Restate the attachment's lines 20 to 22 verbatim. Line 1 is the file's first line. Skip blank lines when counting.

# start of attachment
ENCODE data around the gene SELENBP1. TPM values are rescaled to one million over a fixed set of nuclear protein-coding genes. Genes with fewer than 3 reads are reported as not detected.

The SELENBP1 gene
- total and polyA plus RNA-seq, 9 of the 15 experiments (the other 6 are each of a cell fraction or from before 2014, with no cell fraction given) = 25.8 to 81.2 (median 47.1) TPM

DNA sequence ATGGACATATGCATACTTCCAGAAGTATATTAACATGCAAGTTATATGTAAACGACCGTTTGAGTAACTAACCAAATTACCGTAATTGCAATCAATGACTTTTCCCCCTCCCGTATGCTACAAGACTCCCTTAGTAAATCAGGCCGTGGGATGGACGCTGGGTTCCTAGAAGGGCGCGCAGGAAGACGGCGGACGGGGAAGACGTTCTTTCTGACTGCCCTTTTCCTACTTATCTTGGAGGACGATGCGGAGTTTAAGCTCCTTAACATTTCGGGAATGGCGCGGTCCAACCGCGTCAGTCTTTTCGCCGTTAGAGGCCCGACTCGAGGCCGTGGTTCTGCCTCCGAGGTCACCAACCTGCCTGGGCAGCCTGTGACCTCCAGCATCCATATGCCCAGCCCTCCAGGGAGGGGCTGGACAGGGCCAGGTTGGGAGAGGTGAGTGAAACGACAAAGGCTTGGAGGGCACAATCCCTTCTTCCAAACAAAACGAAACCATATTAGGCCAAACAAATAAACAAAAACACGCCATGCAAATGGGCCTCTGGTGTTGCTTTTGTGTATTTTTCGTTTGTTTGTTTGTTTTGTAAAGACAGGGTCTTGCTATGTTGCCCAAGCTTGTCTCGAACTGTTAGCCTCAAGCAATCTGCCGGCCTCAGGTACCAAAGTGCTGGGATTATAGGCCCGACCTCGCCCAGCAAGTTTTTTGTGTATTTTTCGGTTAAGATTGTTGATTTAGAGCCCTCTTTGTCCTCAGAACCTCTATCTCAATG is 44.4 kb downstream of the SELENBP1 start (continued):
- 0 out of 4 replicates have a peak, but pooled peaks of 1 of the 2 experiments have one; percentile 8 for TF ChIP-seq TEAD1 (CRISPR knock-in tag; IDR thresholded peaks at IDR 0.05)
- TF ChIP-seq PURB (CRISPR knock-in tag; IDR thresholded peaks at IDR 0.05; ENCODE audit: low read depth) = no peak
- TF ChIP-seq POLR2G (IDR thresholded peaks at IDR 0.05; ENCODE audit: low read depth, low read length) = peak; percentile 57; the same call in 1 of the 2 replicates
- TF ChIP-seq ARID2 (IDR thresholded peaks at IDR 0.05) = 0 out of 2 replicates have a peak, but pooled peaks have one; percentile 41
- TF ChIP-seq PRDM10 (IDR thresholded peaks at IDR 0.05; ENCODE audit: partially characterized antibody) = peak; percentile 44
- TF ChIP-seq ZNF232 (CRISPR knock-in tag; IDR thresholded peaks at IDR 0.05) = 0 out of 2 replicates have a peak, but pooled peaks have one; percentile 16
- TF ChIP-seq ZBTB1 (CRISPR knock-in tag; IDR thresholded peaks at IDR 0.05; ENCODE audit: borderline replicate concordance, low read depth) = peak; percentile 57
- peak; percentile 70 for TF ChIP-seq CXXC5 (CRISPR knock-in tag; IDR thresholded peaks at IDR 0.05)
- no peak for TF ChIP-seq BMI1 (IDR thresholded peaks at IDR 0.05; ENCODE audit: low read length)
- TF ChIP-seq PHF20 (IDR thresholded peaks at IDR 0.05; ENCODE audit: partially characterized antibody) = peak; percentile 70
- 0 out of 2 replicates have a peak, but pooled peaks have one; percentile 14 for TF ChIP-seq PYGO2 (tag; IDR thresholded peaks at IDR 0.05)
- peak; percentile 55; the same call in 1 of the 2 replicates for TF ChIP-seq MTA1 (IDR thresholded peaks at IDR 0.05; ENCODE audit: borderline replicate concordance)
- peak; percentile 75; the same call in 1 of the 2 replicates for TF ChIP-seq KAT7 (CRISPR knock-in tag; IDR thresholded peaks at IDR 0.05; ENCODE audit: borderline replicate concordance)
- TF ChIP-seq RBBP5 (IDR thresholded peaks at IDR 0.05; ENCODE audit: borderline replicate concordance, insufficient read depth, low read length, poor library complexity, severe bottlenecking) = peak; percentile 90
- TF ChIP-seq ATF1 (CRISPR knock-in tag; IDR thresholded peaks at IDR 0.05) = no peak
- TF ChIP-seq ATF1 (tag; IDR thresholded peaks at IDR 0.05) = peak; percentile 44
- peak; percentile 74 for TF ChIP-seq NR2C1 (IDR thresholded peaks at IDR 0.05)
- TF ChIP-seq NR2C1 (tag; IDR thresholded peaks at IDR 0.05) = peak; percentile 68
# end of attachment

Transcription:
- TF ChIP-seq ATF1 (tag; IDR thresholded peaks at IDR 0.05) = peak; percentile 44
- peak; percentile 74 for TF ChIP-seq NR2C1 (IDR thresholded peaks at IDR 0.05)
- TF ChIP-seq NR2C1 (tag; IDR thresholded peaks at IDR 0.05) = peak; percentile 68